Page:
Conserving land along our waterways protects important habitat and helps keep our rivers healthy, clean, and more resilient to drought. Riparian Protection projects conserve and restore fresh and saltwater habitat while protecting fish habitat. In doing so, the grants help provide our families, farms, and fisheries with clean water across the state.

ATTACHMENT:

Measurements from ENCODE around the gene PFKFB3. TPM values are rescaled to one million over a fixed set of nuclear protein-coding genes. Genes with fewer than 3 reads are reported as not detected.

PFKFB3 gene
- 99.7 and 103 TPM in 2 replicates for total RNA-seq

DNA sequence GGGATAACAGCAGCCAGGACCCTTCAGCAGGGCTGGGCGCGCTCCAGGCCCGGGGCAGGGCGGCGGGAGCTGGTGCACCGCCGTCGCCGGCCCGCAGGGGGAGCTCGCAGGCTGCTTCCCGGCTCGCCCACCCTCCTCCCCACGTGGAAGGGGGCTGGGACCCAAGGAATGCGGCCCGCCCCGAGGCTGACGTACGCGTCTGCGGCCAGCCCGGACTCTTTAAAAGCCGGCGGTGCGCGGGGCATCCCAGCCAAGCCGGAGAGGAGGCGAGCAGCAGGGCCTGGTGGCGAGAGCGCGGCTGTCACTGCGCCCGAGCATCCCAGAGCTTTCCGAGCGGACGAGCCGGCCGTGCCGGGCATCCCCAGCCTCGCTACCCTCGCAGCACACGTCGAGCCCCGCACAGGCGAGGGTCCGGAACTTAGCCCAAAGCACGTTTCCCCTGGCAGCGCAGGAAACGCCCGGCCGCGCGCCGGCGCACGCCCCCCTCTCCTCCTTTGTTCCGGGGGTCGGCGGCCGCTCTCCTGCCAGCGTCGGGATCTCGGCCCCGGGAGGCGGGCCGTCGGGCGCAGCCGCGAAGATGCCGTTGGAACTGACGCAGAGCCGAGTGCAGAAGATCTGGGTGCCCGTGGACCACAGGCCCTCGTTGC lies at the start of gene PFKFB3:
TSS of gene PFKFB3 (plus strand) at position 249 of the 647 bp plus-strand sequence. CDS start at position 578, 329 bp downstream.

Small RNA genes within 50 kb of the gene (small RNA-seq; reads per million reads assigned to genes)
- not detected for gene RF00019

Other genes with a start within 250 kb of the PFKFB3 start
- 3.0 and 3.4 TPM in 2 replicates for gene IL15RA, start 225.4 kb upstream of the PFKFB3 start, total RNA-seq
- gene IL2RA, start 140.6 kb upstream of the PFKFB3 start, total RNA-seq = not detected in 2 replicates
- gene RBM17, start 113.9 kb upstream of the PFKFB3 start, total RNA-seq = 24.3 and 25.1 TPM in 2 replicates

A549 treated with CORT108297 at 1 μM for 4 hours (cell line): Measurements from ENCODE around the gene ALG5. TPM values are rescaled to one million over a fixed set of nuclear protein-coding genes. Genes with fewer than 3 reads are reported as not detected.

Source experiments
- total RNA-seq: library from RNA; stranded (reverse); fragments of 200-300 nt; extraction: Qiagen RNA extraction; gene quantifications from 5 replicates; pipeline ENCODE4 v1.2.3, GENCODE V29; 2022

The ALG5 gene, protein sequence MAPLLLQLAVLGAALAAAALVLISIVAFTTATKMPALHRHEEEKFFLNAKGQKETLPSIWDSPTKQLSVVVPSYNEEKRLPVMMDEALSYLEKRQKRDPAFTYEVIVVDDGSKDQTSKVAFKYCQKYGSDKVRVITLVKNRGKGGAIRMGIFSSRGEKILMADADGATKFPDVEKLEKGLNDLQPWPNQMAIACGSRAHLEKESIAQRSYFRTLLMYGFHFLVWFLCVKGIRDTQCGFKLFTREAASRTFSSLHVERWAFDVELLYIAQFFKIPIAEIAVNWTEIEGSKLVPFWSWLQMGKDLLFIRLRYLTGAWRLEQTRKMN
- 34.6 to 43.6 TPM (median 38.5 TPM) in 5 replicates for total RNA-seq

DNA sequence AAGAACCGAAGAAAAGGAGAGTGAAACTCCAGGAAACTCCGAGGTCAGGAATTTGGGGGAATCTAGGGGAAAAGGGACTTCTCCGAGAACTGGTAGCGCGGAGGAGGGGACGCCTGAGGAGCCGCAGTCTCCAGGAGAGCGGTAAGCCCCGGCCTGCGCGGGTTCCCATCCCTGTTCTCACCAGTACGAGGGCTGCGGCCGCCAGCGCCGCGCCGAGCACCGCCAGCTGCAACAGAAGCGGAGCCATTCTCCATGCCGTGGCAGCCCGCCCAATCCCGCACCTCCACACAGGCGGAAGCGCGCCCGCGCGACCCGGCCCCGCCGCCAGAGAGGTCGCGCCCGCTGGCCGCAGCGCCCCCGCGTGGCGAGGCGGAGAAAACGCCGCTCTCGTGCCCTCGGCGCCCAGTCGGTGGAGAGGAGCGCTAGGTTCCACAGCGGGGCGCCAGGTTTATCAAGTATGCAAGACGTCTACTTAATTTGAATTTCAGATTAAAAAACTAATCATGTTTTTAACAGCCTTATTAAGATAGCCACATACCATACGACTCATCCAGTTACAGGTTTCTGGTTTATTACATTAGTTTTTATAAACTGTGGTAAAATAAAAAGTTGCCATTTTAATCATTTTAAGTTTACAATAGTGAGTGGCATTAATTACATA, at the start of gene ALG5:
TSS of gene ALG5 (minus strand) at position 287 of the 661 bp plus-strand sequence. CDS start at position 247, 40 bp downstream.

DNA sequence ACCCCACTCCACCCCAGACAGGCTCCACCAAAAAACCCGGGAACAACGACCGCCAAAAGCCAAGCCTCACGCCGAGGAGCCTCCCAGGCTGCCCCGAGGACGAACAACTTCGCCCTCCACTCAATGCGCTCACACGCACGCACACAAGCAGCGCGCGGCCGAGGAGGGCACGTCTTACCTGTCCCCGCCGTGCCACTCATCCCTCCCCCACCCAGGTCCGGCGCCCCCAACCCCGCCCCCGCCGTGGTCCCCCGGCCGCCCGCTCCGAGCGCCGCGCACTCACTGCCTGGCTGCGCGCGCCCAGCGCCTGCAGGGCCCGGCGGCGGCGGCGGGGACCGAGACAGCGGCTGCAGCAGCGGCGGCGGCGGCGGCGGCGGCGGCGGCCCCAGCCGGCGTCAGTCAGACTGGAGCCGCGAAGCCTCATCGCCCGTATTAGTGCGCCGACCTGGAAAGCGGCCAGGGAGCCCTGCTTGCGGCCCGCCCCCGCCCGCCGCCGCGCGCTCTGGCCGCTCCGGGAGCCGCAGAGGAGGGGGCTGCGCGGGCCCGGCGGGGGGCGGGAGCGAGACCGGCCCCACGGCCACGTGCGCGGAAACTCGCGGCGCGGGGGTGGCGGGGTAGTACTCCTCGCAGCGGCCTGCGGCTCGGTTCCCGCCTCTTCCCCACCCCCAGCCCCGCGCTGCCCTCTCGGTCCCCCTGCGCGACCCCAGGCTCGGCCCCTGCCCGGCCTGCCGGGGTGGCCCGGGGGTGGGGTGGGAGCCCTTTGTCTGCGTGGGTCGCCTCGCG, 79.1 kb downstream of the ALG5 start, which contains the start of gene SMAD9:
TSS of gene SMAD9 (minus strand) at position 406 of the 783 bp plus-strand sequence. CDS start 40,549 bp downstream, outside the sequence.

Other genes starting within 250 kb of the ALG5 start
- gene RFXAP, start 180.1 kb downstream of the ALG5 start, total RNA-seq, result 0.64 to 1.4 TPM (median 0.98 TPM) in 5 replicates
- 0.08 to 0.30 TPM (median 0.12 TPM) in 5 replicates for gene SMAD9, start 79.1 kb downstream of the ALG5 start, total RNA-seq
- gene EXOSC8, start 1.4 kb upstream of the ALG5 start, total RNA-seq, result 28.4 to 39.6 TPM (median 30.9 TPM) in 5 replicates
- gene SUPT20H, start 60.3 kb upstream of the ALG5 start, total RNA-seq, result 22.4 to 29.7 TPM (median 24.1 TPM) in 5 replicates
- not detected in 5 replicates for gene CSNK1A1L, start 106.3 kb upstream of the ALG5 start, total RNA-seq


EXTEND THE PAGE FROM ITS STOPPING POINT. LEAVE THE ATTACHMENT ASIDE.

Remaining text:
The Stillaguamish River supports a regionally important fishery that is at risk. Of the 5 species of salmon in the watershed, 2 (chinook and coho) are listed by state and tribal agencies as “depressed.” Nonpoint pollution has closed commercial shellfish beds at the river’s outlet. Pollution problems prompted the Department of Ecology to fund an early action watershed plan. The 1990 plan (which included habitat actions) continues to be actively implemented under the guidance of the citizen/agency Stillaguamish Implementation Review Committee (SIRC). This application arises from a 2-year effort by the SIRC and its member organizations to identify priority habitat protection and restoration sites. Studies helped set priorities. The Tulalip Tribe’s coho habitat loss study (1997) found that a lack of rearing habitat severely restricts coho production. A related study by the Corps of Engineers (1997) identified 3 sloughs on the mainstem as priority rearing habitat restoration sites. This application proposes purchase of conservation easements on the 3 sloughs. This will protect 105 acres of Riparian Protection as a key step in slough restoration. Eventually, 4600 lineal feet of valuable off-channel rearing habitat will be restored using other funds. Through easements and future restoration projects, coho production could increase by an estimated 50,000 smolts/year while providing quality habitat for waterfowl, migratory birds, and other wildlife.